If you want a good book to generate discussion about character traits, this is a good one.

I'm already on hold at the public library for the sequel "Max the Mighty."

What are you reading?

Tuesday, February 17, 2009

The Graveyard Book by Neil Gaiman

Over the past few years, though I’ve continued to look forward to the annual announcement of the Newbery winner, I have continually found myself disappointed. Those who know me have heard me rant about adults labeling certain children’s books as award worthy while most children couldn’t be paid to read those books. If a children’s book is one that children won’t read, is it really a children’s book.

This year’s Newbery was a pleasant surprise. It was not one I had heard of prior to the announcement. I had not read any of Neil Gaiman’s previous books, but his name was one with which I was familiar. When I started the book, I was skeptical. A children’s book that begins with the murder of almost an entire family just didn’t seem like a true children’s book. A child who lives in a graveyard and is raised by ghosts only he can see – again a little bit strange, to say the least.

However, Gaiman’s coming of age story about young Nobody Owens pulled me in and would not let go. At times, Nobody (Bod for short) seemed almost too good to be true. A boy that well behaved seemed almost beyond belief, but then he’d do something typically boyish and I’d realize despite his weird environment, he was just like many other young boys.

Though the book does begin with a cruel murder (the description is not graphic) and the boys is raised by ghosts and a pale guardian, “who is neither living nor dead,” it is not a scary story. Like many books that appeal to children, it is a story of the struggle between good and bad. The ghosts who look after Bod are rather like the house ghosts at Hogwarts in the Harry Potter books.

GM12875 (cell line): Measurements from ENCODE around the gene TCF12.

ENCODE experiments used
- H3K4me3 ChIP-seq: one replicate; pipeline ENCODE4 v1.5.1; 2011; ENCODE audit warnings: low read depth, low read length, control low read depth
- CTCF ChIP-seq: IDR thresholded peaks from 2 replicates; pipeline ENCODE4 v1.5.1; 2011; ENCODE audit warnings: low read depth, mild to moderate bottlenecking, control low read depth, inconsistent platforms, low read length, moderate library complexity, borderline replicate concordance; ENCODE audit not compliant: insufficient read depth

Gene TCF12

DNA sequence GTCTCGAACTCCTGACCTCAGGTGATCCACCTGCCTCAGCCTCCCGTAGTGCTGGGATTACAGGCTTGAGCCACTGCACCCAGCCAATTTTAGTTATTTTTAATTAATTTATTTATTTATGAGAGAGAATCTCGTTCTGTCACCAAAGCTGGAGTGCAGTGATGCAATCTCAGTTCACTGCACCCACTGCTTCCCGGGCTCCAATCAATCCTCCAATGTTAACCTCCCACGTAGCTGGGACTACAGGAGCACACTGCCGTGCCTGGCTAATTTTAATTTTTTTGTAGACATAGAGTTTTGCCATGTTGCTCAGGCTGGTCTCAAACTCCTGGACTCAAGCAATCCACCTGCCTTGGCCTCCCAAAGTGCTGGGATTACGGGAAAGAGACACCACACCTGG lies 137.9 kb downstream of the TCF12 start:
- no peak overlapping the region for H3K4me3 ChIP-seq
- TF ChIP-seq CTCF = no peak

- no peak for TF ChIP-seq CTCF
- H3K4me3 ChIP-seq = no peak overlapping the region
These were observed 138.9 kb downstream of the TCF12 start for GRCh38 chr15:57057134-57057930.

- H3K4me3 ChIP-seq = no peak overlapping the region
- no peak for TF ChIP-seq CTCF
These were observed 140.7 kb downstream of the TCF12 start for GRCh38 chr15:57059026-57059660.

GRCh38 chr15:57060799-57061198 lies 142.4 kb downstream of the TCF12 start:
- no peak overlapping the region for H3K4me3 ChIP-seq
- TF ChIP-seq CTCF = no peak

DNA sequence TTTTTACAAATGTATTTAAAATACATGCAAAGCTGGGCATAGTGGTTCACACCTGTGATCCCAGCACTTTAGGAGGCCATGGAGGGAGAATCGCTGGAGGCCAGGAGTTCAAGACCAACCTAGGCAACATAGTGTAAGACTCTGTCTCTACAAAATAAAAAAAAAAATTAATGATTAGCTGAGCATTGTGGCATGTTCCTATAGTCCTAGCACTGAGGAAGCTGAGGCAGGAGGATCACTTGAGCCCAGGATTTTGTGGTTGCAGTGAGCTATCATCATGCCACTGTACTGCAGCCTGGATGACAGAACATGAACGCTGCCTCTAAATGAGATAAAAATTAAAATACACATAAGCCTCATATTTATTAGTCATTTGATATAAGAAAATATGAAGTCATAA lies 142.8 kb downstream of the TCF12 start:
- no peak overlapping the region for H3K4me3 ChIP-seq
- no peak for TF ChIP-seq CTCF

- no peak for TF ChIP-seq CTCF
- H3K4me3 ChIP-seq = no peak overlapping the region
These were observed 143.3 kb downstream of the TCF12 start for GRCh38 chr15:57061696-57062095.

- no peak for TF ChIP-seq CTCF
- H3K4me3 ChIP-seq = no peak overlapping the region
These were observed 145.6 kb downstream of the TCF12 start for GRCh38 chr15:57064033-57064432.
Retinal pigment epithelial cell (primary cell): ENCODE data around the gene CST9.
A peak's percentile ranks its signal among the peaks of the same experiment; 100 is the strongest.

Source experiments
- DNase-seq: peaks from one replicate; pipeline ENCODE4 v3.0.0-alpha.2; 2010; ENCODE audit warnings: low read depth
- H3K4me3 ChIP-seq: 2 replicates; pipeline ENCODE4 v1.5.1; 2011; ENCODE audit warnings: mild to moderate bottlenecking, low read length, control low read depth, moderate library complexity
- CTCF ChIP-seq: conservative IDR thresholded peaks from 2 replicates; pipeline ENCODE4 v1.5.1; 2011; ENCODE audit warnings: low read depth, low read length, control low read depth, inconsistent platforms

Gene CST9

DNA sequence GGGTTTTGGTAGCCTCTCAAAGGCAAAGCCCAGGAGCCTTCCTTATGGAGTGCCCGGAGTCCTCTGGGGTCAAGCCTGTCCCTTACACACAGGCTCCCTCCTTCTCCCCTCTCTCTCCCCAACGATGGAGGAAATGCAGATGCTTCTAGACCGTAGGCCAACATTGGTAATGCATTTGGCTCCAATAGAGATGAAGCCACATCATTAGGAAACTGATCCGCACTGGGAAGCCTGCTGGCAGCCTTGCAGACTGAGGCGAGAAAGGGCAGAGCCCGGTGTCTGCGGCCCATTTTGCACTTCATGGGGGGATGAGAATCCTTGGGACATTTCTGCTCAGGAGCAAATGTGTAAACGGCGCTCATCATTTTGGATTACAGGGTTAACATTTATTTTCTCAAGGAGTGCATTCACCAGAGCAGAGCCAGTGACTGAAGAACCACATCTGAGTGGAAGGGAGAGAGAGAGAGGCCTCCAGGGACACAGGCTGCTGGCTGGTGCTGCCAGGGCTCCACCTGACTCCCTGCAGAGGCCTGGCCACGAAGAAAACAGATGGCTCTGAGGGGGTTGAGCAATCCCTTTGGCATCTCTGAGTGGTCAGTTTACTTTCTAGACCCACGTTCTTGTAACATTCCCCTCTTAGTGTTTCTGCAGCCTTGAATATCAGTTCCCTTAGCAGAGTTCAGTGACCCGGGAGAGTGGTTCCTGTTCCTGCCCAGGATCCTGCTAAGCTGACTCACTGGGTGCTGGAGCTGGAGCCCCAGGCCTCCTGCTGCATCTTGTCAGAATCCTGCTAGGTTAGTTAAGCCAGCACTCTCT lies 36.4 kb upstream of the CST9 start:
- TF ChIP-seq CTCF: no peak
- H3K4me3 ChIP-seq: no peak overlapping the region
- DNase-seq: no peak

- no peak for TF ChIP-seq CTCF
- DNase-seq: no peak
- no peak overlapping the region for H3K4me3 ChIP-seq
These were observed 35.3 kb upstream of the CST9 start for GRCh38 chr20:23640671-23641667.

I believe Audrey Niffenegger, author of “The Time Traveler’s Wife, says it very well: "It takes a graveyard to raise a child. My favorite thing about this book was watching Bod grow up in his fine crumbly graveyard with his dead and living friends. The Graveyard Book is another surprising and terrific book from Neil Gaiman.”

It’s about time we had a Newbery that both children and adults, but especially children can appreciate.

Check it out and let me know what you think.

Sunday, January 11, 2009

2009 Colorado Children's Book Awards

I frequently complain that the Newbery Award is often given to a book that a child would not willingly read. That’s why I like the Colorado Children’s Book Awards. The books are nominated by children and the winner is selected by children. This year my students will once again participate in the voting.

The 2009 Nominees are:

Junior Books
Clementine by Sara Pennypacker
Diary of a Wimpy Kid by Jeff Kinney
Gossamer by Lois Lowry
Heat by Mike Lupica
Homework Machine by Dan Gutman
May Bird and the Ever After by Jodi Lynn Anderson
No Talking by Andrew Clements
Peak by Roland Smith
Rules by Cynthia Lord
Sea of Monsters by Rick Riordan

Picture Books
Bad Dog, Marley! by John Grogan
Fancy Nancy and the Posh Puppy by Jane O'Connor
Gingerbread Girl by Lisa Campbell Ernst
Henry's Freedom Box by Ellen Levine
Knuffle Bunny Too: A Case of Mistaken Identity by Mo Willems
Library Lion by Michelle Knudsen
Move Over, Rover! by Karen Beaumont
Perfect Nest by Catherine Friend
Poor Puppy by Nick Bruel
Three Snow Bears by Jan Brett